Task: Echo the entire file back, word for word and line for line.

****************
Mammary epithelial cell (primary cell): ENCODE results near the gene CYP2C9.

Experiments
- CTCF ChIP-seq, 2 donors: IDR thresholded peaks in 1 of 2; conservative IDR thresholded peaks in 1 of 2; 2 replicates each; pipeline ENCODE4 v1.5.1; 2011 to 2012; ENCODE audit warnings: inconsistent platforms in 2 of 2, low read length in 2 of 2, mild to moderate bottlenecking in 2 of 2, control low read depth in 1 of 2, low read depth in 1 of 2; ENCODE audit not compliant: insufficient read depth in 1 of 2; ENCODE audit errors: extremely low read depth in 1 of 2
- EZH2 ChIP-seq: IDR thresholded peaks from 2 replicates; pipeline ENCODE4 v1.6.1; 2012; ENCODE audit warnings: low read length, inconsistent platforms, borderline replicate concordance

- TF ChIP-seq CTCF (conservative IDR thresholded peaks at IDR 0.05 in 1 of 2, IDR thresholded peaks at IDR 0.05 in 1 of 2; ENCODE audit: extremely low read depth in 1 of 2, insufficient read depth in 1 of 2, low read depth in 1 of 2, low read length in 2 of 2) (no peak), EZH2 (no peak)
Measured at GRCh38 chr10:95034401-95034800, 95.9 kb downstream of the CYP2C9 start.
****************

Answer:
Mammary epithelial cell (primary cell): ENCODE results near the gene CYP2C9.

Experiments
- CTCF ChIP-seq, 2 donors: IDR thresholded peaks in 1 of 2; conservative IDR thresholded peaks in 1 of 2; 2 replicates each; pipeline ENCODE4 v1.5.1; 2011 to 2012; ENCODE audit warnings: inconsistent platforms in 2 of 2, low read length in 2 of 2, mild to moderate bottlenecking in 2 of 2, control low read depth in 1 of 2, low read depth in 1 of 2; ENCODE audit not compliant: insufficient read depth in 1 of 2; ENCODE audit errors: extremely low read depth in 1 of 2
- EZH2 ChIP-seq: IDR thresholded peaks from 2 replicates; pipeline ENCODE4 v1.6.1; 2012; ENCODE audit warnings: low read length, inconsistent platforms, borderline replicate concordance

- TF ChIP-seq CTCF (conservative IDR thresholded peaks at IDR 0.05 in 1 of 2, IDR thresholded peaks at IDR 0.05 in 1 of 2; ENCODE audit: extremely low read depth in 1 of 2, insufficient read depth in 1 of 2, low read depth in 1 of 2, low read length in 2 of 2) (no peak), EZH2 (no peak)
Measured at GRCh38 chr10:95034401-95034800, 95.9 kb downstream of the CYP2C9 start.